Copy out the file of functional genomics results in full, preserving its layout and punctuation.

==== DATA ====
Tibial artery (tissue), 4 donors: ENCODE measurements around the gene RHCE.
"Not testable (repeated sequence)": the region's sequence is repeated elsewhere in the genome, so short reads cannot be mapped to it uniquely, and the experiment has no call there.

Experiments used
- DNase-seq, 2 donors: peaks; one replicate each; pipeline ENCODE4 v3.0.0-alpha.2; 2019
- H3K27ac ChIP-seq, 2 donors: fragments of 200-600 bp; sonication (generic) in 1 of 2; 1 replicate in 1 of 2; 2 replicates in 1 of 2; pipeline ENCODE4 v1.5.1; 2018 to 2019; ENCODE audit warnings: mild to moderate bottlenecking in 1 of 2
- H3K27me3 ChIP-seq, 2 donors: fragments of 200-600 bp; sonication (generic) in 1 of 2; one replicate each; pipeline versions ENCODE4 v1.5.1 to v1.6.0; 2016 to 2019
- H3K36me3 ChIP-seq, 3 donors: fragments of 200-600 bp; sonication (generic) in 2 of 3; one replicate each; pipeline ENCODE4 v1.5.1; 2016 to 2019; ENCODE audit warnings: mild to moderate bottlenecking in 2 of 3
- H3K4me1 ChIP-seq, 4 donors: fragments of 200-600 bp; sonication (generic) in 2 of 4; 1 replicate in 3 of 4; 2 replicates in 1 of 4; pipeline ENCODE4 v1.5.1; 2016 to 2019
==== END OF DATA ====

Tibial artery (tissue), 4 donors: ENCODE measurements around the gene RHCE.
"Not testable (repeated sequence)": the region's sequence is repeated elsewhere in the genome, so short reads cannot be mapped to it uniquely, and the experiment has no call there.

Experiments used
- DNase-seq, 2 donors: peaks; one replicate each; pipeline ENCODE4 v3.0.0-alpha.2; 2019
- H3K27ac ChIP-seq, 2 donors: fragments of 200-600 bp; sonication (generic) in 1 of 2; 1 replicate in 1 of 2; 2 replicates in 1 of 2; pipeline ENCODE4 v1.5.1; 2018 to 2019; ENCODE audit warnings: mild to moderate bottlenecking in 1 of 2
- H3K27me3 ChIP-seq, 2 donors: fragments of 200-600 bp; sonication (generic) in 1 of 2; one replicate each; pipeline versions ENCODE4 v1.5.1 to v1.6.0; 2016 to 2019
- H3K36me3 ChIP-seq, 3 donors: fragments of 200-600 bp; sonication (generic) in 2 of 3; one replicate each; pipeline ENCODE4 v1.5.1; 2016 to 2019; ENCODE audit warnings: mild to moderate bottlenecking in 2 of 3
- H3K4me1 ChIP-seq, 4 donors: fragments of 200-600 bp; sonication (generic) in 2 of 4; 1 replicate in 3 of 4; 2 replicates in 1 of 4; pipeline ENCODE4 v1.5.1; 2016 to 2019